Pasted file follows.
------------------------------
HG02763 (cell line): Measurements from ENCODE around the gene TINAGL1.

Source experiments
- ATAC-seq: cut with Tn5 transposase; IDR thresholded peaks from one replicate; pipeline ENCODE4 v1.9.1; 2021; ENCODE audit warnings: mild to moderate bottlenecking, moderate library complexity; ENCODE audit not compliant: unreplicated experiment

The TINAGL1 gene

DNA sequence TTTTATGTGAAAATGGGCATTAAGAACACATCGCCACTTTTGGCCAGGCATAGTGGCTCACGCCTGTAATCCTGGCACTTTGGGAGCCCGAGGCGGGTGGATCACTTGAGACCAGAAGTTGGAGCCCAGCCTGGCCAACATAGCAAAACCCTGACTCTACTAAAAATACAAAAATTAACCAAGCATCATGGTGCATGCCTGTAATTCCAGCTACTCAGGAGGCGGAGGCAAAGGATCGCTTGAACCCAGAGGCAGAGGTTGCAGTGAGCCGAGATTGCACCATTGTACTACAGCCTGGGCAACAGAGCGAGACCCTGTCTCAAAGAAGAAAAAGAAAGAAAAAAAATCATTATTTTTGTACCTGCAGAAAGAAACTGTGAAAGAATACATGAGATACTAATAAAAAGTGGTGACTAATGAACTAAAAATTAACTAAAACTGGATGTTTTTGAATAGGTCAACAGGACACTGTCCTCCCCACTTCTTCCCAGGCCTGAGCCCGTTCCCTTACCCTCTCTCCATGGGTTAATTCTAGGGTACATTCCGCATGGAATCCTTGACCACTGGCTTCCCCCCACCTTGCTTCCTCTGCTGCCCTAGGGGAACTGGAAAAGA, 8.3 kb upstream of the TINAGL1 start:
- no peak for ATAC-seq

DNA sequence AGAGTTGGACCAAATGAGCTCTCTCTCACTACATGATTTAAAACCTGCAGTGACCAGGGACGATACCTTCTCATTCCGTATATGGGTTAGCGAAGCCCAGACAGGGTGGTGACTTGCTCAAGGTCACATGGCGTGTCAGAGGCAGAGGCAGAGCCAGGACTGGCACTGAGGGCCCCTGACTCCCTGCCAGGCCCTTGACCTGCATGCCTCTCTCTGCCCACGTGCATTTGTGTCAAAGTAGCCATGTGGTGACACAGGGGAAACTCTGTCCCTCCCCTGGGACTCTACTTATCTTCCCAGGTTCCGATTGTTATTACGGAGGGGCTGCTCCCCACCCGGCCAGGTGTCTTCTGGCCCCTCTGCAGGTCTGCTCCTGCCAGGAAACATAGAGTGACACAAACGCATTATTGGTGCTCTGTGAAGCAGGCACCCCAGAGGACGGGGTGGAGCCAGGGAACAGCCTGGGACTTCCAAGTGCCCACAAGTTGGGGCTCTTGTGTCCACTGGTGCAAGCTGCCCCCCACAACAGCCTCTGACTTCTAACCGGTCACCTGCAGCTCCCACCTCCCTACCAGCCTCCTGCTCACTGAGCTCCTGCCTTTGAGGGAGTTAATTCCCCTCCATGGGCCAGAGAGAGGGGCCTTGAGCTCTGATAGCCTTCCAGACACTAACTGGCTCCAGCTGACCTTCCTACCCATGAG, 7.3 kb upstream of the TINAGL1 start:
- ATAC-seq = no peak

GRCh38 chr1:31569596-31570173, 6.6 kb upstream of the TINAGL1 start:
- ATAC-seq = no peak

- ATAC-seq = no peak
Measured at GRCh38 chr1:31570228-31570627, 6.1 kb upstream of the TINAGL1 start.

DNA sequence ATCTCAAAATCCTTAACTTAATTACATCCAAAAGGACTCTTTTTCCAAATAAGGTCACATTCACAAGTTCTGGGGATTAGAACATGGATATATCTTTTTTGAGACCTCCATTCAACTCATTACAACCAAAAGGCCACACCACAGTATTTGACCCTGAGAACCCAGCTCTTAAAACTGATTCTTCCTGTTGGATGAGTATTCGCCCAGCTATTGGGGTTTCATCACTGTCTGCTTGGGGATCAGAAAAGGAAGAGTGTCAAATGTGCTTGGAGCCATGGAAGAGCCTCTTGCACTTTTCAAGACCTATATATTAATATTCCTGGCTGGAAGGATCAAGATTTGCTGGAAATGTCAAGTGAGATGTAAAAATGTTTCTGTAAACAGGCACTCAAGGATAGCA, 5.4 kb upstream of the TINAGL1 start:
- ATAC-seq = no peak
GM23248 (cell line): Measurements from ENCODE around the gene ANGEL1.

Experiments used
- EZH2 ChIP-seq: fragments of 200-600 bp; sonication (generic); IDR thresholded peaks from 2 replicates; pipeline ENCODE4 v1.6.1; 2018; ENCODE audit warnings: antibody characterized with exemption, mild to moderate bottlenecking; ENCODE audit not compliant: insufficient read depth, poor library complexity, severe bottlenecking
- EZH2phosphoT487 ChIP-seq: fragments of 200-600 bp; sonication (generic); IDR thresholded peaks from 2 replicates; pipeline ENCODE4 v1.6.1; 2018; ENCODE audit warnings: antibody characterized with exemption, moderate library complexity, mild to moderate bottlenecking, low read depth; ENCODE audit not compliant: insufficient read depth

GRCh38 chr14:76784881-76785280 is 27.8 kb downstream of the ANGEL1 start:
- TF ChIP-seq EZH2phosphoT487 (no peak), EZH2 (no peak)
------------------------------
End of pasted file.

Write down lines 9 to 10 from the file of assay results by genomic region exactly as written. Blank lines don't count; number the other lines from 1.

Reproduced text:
GRCh38 chr1:31569596-31570173, 6.6 kb upstream of the TINAGL1 start:
- ATAC-seq = no peak